It's been done before: Three years ago, developers with the Debian Project distributed a reworked version of Firefox, with an eerily similar, though officially different, set of logos. The first edition was called Iceweasel, which later evolved into IceCat, a Firefox fork distributed with the GNU license. It essentially complied with Mozilla's wishes to be given credit where credit was due, although Mozilla's trademarks wouldn't have to be protected by any EULA simply because those trademarks were stripped from it.

This discussion devolved down some unusual avenues: for instance, since someone actually already has stripped a Firefox version of its trademark and redistributed it under the GNU license as "free," why would Canonical's community or anyone else actually need to do the same thing again? And if the act of stripping the trademark wouldn't have to be done again, then would simply adopting someone else's stripped-trademark version be an effective protest?

In an effort to forestall any chance that the debate could lead to drastic action, Mozilla Foundation chairperson Mitchell Baker issued a mea culpa yesterday. "The most important thing here is to acknowledge that yes, the content of the license agreement is wrong," Baker wrote. "The correct content is clear that the code is governed by FLOSS [free-libre open source software] licenses, not the typical end user license agreement language that is in the current version. We created a license that points to the FLOSS licenses, but we've made a giant error in not getting this to Ubuntu, other distributors, and posted publicly for review. We'll correct this ASAP."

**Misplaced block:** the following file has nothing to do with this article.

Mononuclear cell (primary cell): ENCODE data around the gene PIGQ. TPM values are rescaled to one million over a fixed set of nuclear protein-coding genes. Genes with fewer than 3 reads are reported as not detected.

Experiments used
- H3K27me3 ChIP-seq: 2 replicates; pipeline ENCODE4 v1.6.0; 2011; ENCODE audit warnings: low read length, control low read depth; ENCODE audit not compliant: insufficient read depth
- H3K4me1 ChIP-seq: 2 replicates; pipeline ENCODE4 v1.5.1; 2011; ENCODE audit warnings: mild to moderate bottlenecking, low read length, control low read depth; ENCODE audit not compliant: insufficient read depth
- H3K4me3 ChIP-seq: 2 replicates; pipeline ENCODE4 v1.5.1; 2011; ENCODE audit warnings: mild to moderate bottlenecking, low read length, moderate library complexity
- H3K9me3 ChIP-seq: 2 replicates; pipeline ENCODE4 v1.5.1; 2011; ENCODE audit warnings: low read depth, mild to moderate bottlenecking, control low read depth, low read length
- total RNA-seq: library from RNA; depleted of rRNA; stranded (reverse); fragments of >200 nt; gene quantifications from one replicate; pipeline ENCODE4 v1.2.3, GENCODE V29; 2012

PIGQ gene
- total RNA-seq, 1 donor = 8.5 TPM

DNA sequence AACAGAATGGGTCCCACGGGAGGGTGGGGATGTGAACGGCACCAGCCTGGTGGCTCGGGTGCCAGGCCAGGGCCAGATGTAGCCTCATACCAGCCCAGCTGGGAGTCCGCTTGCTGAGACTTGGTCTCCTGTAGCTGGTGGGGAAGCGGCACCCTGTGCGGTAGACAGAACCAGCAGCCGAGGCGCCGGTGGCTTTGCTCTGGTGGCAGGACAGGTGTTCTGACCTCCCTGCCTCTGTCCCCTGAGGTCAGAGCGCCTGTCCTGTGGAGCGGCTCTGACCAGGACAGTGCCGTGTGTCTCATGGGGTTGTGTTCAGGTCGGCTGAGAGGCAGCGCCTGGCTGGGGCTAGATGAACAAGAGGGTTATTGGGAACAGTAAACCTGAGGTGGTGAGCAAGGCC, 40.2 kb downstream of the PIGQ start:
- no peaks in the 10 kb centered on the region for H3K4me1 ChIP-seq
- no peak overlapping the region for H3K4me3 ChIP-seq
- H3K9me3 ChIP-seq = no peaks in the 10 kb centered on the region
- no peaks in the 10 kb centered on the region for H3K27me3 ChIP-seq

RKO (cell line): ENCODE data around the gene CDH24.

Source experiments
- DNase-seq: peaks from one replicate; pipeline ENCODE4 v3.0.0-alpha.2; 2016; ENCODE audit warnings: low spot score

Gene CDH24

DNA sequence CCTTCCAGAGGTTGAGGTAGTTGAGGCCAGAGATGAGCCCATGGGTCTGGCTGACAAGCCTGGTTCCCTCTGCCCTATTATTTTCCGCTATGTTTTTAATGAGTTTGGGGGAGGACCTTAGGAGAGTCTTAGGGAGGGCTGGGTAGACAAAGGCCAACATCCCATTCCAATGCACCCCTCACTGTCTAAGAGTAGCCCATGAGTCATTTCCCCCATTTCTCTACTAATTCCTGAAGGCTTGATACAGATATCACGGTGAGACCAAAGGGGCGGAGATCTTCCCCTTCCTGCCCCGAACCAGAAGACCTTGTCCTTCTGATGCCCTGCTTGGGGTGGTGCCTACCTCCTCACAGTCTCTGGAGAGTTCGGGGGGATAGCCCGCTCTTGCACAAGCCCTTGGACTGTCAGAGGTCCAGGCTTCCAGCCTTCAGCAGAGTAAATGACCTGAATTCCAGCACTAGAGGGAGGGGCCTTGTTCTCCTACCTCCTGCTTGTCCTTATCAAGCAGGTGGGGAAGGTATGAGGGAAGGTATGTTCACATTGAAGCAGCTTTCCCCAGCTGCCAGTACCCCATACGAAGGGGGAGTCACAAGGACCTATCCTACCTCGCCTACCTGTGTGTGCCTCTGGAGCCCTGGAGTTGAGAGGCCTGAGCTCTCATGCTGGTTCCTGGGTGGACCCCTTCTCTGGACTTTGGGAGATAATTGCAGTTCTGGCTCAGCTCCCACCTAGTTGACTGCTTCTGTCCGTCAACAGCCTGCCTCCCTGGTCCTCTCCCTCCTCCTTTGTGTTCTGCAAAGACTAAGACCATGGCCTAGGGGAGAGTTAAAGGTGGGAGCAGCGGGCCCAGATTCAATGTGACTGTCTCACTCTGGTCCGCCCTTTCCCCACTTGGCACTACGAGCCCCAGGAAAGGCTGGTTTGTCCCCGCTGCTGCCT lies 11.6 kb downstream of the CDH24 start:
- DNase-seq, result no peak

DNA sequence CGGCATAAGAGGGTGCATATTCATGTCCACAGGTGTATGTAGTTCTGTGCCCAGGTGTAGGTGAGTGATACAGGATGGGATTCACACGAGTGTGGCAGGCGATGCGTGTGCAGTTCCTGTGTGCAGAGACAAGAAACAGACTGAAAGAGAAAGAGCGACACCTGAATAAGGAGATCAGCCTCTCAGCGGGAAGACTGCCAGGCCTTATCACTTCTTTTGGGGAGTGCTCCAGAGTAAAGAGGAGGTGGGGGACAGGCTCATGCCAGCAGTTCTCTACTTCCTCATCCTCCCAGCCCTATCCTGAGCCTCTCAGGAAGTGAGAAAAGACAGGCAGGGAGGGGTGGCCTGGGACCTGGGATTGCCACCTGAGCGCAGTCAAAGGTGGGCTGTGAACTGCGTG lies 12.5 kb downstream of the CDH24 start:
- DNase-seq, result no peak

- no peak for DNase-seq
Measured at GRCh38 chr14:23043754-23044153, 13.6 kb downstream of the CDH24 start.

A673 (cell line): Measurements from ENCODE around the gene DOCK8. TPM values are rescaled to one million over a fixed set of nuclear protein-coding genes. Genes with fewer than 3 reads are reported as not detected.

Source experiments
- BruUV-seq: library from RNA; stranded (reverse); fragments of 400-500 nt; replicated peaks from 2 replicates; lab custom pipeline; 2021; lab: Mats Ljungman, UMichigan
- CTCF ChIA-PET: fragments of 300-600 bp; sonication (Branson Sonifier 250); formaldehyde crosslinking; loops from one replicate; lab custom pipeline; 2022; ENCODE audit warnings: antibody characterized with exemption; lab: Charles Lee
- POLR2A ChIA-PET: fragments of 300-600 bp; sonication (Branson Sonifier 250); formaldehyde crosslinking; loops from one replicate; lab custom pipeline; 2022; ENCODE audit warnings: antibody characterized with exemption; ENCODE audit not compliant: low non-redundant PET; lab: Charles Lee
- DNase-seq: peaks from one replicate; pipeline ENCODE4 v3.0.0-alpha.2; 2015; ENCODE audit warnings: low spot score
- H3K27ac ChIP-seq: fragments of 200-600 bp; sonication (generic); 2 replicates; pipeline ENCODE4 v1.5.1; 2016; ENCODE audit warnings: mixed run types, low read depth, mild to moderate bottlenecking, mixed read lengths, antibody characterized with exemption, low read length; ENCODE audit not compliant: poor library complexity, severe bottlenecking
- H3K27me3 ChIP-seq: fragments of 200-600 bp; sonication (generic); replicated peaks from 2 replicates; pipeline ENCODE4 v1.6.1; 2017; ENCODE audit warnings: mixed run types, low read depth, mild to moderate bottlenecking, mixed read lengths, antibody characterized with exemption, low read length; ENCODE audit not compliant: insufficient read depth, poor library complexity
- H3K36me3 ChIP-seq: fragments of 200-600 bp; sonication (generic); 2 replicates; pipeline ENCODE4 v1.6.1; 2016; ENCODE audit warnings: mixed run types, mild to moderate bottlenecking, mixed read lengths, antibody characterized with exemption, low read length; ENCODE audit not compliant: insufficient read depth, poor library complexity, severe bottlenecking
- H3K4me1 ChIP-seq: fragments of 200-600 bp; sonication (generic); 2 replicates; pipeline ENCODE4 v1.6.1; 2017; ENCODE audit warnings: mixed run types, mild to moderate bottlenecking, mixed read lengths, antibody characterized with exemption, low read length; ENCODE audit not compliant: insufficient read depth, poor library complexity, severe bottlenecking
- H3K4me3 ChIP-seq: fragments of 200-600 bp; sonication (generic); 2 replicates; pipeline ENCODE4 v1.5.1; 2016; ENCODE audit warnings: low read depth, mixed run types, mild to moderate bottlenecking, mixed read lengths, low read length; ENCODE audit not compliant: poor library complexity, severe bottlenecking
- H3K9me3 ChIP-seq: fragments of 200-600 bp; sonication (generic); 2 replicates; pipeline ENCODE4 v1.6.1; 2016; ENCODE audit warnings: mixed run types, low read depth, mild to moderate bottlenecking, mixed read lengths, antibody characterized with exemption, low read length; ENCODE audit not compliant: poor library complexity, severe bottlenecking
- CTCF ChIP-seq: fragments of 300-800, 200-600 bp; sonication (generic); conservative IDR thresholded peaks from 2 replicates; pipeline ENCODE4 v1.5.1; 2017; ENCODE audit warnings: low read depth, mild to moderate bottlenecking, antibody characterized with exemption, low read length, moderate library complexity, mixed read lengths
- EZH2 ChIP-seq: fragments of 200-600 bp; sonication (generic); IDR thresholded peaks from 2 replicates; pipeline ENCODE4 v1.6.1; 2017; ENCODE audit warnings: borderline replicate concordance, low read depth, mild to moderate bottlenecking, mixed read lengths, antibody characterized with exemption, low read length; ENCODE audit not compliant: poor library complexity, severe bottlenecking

Later that day, Mozilla Corp. vice president and general counsel Harvey Anderson posted a "beta test" of sorts for a revised EULA that may somehow be made visible to Ubuntu installers, but which will not require a click-through button for them to proceed. Omitted from this new language are the explicit trademark redistribution clauses.

As Anderson wrote, "The license grant itself was inconsistent with the values of many of the users in the Linux communities and our own. They viewed the EULA as improperly imposing restrictions on the use of Firefox. Red Hat and Fedora were staunch advocates for making a change, and helped us understand the problem and potential fixes. Upon review, they were right."

Red Hat? Indeed, Fedora architect Tom Callaway not only brought up the Ubuntu issue in a recent blog post, but took credit for helping Mozilla draft the new EULA presented by Anderson. "If Mozilla was smart," Callaway wrote, "they'd back away from the idea of overriding a perfectly valid, functional, accepted and understood license with a EULA. They don't gain very much, and stand to lose a lot more...The EULA that we've helped them draft sucks a lot less than the one they started with."

Perhaps because a EULA still exists, and perhaps because Mozilla gave credit to Red Hat for the prospective solution, the more vocal part of the Ubuntu community has yet to come to a consensus. Just a few hours ago, one user wrote, "No EULA-free Firefox? No Firefox, then, thank you."